While working on a sermon the pastor heard a knock at his office door. "Come in," he invited. A sad-looking man in threadbare clothes came in, pulling a large pig on a rope. "Can I talk to you for a minute?" asked the ma... Read more of Professional Humour at Free Jokes.caInformational Site Network Informational
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The Bunyip

from The Brown Fairy Book





Long, long ago, far, far away on the other side of the world, some young
men left the camp where they lived to get some food for their wives and
children. The sun was hot, but they liked heat, and as they went they
ran races and tried who could hurl his spear the farthest, or was
cleverest in throwing a strange weapon called a boomerang, which always
returns to the thrower. They did not get on very fast at this rate, but
presently they reached a flat place that in time of flood was full of
water, but was now, in the height of summer, only a set of pools, each
surrounded with a fringe of plants, with bulrushes standing in the
inside of all. In that country the people are fond of the roots of
bulrushes, which they think as good as onions, and one of the young men
said that they had better collect some of the roots and carry them back
to the camp. It did not take them long to weave the tops of the willows
into a basket, and they were just going to wade into the water and pull
up the bulrush roots when a youth suddenly called out: 'After all, why
should we waste our time in doing work that is only fit for women and
children? Let them come and get the roots for themselves; but we will
fish for eels and anything else we can get.'

This delighted the rest of the party, and they all began to arrange
their fishing lines, made from the bark of the yellow mimosa, and to
search for bait for their hooks. Most of them used worms, but one, who
had put a piece of raw meat for dinner into his skin wallet, cut off a
little bit and baited his line with it, unseen by his companions.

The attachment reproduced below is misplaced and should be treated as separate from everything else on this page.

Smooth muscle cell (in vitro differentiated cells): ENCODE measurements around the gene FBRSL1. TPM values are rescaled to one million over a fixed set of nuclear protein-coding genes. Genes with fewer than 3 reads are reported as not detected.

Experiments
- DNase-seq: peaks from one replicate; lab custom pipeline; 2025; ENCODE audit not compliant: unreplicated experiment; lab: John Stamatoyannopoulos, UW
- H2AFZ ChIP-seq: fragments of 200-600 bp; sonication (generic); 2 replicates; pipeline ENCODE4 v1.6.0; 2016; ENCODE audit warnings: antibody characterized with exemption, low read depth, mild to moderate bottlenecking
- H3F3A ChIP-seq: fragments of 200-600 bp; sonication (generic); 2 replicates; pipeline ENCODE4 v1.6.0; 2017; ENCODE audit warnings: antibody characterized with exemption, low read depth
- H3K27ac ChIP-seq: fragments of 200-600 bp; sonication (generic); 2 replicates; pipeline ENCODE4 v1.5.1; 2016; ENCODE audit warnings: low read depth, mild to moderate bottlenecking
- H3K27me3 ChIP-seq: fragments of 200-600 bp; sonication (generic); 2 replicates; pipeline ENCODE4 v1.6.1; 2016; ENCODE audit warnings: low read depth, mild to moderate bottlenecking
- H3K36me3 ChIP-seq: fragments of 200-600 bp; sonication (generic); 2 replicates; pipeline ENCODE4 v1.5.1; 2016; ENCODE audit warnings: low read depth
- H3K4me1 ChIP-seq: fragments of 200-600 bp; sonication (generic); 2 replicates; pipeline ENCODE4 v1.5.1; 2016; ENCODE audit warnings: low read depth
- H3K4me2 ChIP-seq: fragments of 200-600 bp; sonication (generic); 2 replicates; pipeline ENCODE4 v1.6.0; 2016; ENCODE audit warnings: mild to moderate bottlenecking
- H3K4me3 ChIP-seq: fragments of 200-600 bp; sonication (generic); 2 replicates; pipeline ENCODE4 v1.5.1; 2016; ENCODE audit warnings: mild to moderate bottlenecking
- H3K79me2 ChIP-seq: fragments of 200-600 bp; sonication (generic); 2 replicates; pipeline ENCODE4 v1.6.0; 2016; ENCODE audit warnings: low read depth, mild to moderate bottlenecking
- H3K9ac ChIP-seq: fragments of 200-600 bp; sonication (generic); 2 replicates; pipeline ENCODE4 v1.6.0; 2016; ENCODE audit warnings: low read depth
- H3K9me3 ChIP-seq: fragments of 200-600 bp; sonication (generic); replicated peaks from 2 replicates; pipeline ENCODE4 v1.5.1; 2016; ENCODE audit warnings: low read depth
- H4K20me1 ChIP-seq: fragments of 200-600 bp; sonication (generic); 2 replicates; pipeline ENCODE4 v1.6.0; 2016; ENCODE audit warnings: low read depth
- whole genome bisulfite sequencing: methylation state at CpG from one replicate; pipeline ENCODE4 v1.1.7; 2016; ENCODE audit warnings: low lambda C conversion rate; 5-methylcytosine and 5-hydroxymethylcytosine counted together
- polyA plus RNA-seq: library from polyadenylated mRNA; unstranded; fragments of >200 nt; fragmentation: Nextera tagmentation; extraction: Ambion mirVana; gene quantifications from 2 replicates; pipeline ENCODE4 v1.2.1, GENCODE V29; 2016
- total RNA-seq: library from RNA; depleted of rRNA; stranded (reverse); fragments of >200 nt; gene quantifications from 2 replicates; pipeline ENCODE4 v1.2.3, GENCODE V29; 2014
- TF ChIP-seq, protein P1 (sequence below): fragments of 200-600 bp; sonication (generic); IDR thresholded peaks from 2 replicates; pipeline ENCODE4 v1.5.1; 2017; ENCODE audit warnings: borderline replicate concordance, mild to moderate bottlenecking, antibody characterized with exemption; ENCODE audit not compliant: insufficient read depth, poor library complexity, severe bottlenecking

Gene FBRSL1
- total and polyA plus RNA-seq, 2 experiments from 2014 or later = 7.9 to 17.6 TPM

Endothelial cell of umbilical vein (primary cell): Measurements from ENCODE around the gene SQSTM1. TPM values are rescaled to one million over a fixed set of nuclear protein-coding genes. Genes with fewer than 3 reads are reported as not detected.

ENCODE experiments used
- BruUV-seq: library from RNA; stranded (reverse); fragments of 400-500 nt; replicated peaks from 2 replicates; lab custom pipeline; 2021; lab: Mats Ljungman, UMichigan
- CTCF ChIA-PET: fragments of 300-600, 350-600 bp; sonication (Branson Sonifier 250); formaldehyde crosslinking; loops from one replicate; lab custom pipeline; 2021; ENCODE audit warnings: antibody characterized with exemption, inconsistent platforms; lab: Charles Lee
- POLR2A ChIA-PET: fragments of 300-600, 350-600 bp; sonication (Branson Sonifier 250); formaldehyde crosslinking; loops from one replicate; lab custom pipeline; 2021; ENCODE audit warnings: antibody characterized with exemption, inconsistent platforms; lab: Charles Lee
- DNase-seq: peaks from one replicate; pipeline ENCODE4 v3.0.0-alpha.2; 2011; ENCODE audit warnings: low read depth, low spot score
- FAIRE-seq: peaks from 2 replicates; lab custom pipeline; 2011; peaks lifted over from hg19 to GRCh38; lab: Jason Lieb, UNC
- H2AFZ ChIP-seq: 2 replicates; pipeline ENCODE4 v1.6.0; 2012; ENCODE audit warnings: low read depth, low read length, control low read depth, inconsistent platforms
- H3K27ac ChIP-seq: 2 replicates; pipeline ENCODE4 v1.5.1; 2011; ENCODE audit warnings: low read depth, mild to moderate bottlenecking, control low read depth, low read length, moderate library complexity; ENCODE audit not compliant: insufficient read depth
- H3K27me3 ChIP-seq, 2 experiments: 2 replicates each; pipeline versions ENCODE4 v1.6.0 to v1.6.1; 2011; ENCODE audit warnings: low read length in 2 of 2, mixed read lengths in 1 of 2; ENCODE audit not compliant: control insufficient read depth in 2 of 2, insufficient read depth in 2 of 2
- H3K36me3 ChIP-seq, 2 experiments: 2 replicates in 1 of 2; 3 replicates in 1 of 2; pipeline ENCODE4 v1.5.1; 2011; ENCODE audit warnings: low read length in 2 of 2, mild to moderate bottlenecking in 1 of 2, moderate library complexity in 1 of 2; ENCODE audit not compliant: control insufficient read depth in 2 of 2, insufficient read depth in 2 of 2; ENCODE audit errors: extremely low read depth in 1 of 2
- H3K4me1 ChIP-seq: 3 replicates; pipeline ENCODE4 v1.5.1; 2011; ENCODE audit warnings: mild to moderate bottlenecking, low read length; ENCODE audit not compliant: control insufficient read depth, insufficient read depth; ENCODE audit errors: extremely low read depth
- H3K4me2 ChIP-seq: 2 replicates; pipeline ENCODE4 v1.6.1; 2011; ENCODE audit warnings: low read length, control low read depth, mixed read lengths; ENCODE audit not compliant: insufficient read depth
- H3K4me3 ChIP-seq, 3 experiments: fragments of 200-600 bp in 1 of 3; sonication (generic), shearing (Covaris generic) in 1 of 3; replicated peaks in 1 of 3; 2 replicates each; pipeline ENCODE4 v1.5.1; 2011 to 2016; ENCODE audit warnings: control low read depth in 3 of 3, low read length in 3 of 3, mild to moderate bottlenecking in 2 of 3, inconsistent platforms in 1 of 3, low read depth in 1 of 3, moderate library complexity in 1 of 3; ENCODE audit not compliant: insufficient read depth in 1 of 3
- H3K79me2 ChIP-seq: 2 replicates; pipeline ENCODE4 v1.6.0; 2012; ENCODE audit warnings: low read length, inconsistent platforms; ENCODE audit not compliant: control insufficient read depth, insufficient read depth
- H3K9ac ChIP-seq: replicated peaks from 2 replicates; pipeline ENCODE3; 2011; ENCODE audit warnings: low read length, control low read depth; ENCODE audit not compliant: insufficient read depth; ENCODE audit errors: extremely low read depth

For a long time they cast patiently, without receiving a single bite;
the sun had grown low in the sky, and it seemed as if they would have to
go home empty-handed, not even with a basket of roots to show; when
the youth, who had baited his hook with raw meat, suddenly saw his line
disappear under the water. Something, a very heavy fish he supposed,
was pulling so hard that he could hardly keep his feet, and for a few
minutes it seemed either as if he must let go or be dragged into the
pool. He cried to his friends to help him, and at last, trembling with
fright at what they were going to see, they managed between them to land
on the bank a creature that was neither a calf nor a seal, but something
of both, with a long, broad tail. They looked at each other with horror,
cold shivers running down their spines; for though they had never beheld
it, there was not a man amongst them who did not know what it was--the
cub of the awful Bunyip!

All of a sudden the silence was broken by a low wail, answered by
another from the other side of the pool, as the mother rose up from her
den and came towards them, rage flashing from her horrible yellow eyes.
'Let it go! let it go!' whispered the young men to each other; but the
captor declared that he had caught it, and was going to keep it. 'He had
promised his sweetheart,' he said, 'that he would bring back enough meat
for her father's house to feast on for three days, and though they could
not eat the little Bunyip, her brothers and sisters should have it to
play with.' So, flinging his spear at the mother to keep her back, he